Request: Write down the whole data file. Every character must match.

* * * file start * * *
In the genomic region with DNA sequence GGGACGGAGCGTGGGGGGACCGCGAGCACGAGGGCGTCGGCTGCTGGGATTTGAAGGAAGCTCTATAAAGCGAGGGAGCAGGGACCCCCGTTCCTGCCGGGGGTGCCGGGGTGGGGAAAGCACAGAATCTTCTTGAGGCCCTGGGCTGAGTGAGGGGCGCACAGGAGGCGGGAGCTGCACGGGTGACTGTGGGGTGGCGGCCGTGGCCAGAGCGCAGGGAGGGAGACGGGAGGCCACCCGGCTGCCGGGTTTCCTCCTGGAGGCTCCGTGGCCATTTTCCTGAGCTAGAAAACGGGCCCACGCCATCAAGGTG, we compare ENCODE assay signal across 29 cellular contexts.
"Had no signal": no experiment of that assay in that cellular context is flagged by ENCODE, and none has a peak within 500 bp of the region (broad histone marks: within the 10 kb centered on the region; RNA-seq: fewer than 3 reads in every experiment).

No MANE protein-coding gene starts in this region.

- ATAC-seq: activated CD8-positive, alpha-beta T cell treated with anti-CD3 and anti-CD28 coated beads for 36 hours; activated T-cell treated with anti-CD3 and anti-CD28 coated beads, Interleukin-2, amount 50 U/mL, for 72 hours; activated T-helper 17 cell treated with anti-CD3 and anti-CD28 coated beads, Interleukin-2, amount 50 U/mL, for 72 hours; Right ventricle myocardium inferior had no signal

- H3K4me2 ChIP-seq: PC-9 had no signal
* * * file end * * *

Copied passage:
In the genomic region with DNA sequence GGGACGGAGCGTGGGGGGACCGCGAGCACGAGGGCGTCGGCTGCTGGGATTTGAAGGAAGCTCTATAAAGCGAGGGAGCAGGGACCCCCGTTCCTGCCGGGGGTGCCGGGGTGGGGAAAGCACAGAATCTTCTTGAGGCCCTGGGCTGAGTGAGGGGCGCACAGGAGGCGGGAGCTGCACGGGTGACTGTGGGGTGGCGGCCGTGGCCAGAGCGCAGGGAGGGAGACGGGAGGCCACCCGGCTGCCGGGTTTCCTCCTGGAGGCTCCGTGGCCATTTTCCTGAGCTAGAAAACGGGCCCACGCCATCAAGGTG, we compare ENCODE assay signal across 29 cellular contexts.
"Had no signal": no experiment of that assay in that cellular context is flagged by ENCODE, and none has a peak within 500 bp of the region (broad histone marks: within the 10 kb centered on the region; RNA-seq: fewer than 3 reads in every experiment).

No MANE protein-coding gene starts in this region.

- ATAC-seq: activated CD8-positive, alpha-beta T cell treated with anti-CD3 and anti-CD28 coated beads for 36 hours; activated T-cell treated with anti-CD3 and anti-CD28 coated beads, Interleukin-2, amount 50 U/mL, for 72 hours; activated T-helper 17 cell treated with anti-CD3 and anti-CD28 coated beads, Interleukin-2, amount 50 U/mL, for 72 hours; Right ventricle myocardium inferior had no signal

- H3K4me2 ChIP-seq: PC-9 had no signal